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Charumathi Sabanayagam, Mohammad Ikram, Huang Huiqi, Paul Mitchell, Jie Wang, Su Chi Lim, Ecosse Lamoureux, E Shyong Tai, Tien Wong; Chronic Kidney Disease and Diabetic Retinopathy in an Asian population. Invest. Ophthalmol. Vis. Sci. 2013;54(15):1538.
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Diabetic nephropathy (DN) is commonly associated with diabetic retinopathy (DR). Few studies have demonstrated that chronic kidney disease (CKD) defined as an estimated glomerular filtration rate (eGFR) <60 mL/min/1.73m2 is associated with DR. We hypothesized that the association between CKD and DR would be stronger in the presence of microalbuminuria, an early marker of DN.
301 participants with diabetes and of Chinese, Malay and Indian ethnicity aged ≥40 years who participated in the Singapore Prospective Study Program were included. Diabetes was defined according to the recent American Diabetes Association guidelines. Retinal photographs taken from both eyes were graded for DR using the modified Airlie House Classification. Based on the presence of CKD and micro/macroalbuminuria (urinary albumin-to-creatinine ratio ≥30) we defined 4 categories: 1) no CKD and normoalbuminuria (referent) 2) no CKD and micro/macroalbuminuria 3) CKD and normoalbuminuria 4) CKD and micro/macroalbuminuria. We calculated the odds ratios (OR) and 95% confidence interval (CI) of any-DR associated with CKD (n= 54) and micro/macroalbuminuria (n=116) separately and in combination adjusting for potential confounders. We validated our findings, using an independent cohort of Malay adults (n=265) with similar methodology in Singapore.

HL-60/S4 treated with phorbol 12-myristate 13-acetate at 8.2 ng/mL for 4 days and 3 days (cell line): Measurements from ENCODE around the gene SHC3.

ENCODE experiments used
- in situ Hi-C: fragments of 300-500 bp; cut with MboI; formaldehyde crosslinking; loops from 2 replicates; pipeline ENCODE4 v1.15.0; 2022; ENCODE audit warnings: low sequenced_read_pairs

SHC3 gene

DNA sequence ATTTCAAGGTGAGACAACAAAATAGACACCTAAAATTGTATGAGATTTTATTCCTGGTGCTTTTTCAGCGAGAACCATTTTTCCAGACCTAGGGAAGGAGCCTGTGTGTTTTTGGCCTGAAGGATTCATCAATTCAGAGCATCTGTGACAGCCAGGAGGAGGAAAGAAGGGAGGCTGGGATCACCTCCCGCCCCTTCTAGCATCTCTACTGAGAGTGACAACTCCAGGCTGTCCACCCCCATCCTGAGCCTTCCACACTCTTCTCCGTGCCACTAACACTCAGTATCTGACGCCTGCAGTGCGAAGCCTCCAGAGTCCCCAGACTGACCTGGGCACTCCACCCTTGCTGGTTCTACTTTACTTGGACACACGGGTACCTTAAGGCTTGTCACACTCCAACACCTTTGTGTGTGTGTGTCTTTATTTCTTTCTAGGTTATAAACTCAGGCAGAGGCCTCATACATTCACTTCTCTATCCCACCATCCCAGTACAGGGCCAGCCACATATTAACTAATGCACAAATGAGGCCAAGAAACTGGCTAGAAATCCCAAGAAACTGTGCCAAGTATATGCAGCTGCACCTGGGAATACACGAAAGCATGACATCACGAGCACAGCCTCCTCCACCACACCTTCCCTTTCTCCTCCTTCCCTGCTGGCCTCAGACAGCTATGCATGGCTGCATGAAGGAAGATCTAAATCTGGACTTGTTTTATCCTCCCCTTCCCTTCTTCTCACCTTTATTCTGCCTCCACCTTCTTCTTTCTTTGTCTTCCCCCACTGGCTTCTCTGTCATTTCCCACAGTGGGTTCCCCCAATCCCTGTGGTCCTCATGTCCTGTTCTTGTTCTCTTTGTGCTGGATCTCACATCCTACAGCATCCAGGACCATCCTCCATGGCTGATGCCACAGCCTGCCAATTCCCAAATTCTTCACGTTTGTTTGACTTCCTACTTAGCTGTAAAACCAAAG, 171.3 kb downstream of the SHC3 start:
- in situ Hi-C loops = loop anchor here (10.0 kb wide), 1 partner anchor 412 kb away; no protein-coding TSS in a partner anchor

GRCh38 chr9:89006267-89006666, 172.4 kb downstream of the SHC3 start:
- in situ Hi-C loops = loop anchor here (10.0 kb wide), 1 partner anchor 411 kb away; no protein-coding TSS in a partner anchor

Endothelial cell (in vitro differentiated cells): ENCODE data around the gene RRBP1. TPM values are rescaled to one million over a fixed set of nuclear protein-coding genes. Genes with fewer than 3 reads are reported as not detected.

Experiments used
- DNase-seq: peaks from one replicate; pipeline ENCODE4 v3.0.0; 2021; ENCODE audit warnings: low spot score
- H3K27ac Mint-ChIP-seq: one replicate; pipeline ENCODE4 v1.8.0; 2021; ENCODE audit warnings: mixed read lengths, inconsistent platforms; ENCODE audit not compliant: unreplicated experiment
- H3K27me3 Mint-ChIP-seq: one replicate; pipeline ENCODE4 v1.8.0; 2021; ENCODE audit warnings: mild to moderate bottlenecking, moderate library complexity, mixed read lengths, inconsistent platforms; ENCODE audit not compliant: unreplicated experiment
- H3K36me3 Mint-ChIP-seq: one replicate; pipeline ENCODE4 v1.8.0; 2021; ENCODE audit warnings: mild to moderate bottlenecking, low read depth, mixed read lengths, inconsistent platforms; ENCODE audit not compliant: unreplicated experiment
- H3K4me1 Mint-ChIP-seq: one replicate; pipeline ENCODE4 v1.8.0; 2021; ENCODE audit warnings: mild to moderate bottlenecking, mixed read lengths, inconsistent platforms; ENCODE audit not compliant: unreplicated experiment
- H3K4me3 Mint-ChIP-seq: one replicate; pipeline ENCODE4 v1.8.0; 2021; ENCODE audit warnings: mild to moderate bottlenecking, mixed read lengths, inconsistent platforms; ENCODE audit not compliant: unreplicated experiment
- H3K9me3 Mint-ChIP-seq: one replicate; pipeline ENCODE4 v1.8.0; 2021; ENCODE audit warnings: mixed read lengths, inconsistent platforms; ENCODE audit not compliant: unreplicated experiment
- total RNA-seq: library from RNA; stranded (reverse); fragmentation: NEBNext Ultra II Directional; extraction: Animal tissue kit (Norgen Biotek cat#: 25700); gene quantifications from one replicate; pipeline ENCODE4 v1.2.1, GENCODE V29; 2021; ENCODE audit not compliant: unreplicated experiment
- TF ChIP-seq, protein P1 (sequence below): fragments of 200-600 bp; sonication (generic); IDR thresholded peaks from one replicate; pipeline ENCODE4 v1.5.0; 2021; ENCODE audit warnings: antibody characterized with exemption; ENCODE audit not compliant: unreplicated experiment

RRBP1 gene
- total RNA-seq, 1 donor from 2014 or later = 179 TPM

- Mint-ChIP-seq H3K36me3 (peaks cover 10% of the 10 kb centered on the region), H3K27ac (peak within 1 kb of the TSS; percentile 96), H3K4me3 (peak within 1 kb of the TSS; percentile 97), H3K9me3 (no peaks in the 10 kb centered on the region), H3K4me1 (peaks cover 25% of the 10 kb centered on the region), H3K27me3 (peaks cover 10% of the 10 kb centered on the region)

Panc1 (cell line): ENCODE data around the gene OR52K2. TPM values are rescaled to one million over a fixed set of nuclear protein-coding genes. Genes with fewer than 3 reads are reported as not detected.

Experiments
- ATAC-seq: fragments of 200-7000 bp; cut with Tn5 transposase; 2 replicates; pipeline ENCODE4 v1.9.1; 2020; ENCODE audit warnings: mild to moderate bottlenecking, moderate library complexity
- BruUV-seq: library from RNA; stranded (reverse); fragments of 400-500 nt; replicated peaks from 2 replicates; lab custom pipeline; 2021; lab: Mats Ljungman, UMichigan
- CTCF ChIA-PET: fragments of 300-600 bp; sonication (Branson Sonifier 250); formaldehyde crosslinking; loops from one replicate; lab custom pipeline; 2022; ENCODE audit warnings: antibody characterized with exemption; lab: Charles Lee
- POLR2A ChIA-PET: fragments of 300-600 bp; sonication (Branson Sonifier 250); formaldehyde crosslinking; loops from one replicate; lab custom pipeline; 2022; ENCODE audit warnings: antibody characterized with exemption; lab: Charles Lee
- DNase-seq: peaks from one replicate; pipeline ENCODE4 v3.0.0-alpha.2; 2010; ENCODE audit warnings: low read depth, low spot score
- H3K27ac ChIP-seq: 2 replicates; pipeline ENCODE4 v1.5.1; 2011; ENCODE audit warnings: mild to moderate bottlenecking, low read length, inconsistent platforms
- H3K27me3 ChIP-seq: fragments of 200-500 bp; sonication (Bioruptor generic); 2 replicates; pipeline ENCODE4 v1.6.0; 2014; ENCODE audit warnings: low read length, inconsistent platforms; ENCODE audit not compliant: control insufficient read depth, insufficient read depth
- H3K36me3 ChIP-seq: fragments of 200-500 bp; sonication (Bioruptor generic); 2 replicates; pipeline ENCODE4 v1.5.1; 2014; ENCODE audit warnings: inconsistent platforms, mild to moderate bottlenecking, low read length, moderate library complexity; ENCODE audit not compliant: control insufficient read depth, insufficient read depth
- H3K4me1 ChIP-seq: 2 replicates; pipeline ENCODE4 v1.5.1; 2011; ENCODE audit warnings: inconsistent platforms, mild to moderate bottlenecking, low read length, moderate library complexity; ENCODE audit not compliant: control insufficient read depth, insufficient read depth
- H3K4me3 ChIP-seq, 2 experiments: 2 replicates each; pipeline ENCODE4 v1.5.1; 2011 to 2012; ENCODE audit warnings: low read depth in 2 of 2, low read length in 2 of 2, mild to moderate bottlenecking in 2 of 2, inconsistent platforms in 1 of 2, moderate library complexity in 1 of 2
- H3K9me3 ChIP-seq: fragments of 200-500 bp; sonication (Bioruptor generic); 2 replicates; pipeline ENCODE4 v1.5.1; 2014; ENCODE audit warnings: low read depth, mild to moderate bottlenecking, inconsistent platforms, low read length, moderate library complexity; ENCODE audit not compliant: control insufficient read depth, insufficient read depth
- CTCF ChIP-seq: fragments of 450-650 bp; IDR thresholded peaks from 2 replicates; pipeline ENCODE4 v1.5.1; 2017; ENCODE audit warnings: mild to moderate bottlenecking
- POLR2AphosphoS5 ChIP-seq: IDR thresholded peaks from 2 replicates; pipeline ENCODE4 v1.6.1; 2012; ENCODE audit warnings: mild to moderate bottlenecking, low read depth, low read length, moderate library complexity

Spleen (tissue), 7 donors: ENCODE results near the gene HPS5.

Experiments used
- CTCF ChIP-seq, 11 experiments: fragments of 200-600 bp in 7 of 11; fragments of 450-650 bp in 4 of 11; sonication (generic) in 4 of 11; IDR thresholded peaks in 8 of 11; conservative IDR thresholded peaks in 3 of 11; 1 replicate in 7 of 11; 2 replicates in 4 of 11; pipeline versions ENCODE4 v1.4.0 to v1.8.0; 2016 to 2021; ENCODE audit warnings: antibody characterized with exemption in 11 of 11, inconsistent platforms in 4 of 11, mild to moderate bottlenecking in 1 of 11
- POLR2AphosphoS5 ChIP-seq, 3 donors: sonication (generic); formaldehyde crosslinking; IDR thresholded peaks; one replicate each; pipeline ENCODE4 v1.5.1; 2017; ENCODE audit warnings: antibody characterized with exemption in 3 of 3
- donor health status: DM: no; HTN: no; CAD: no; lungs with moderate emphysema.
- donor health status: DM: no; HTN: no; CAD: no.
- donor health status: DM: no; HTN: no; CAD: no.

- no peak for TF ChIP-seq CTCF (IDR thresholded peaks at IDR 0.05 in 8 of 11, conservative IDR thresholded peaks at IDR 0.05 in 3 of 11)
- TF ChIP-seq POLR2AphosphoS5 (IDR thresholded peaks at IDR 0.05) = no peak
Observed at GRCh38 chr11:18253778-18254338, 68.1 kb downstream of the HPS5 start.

The prevalence of any-DR was 32.9% in the study population. In separate models, micro/macroalbuminuria was significantly associated with any-DR (OR [95% CI] = 2.27 [1.32-3.91]). However, CKD was not significantly associated with any-DR (1.39 [0.70-2.77]). In the combination model, compared to the referent group, the OR (95% CI) of any-DR were: 2.30 (1.26-4.19) for no CKD and micro/macroalbuminuria, 1.38 (0.49-3.87) for CKD and normoalbuminuria, 2.73 [1.10-6.77] for CKD and micro/macroalbuminuria. Similar findings for any-DR were observed in the replication cohort (3.86 [1.34-9.09] for no CKD and micro/macroalbuminuria, 1.89 (0.56-6.06) for CKD and normoalbuminuria, 4.86 [1.91-12.36] for CKD and micro/macroalbuminuria.
We found that in a multi-ethnic sample of Asian adults, CKD is strongly associated with DR in the presence of micro/macroalbuminuria. Our findings suggest that in the presence of micro/macroalbuminuria, CKD is more likely to be due to DN and therefore more closely associated with DR suggesting a common microvascular pathogenesis.
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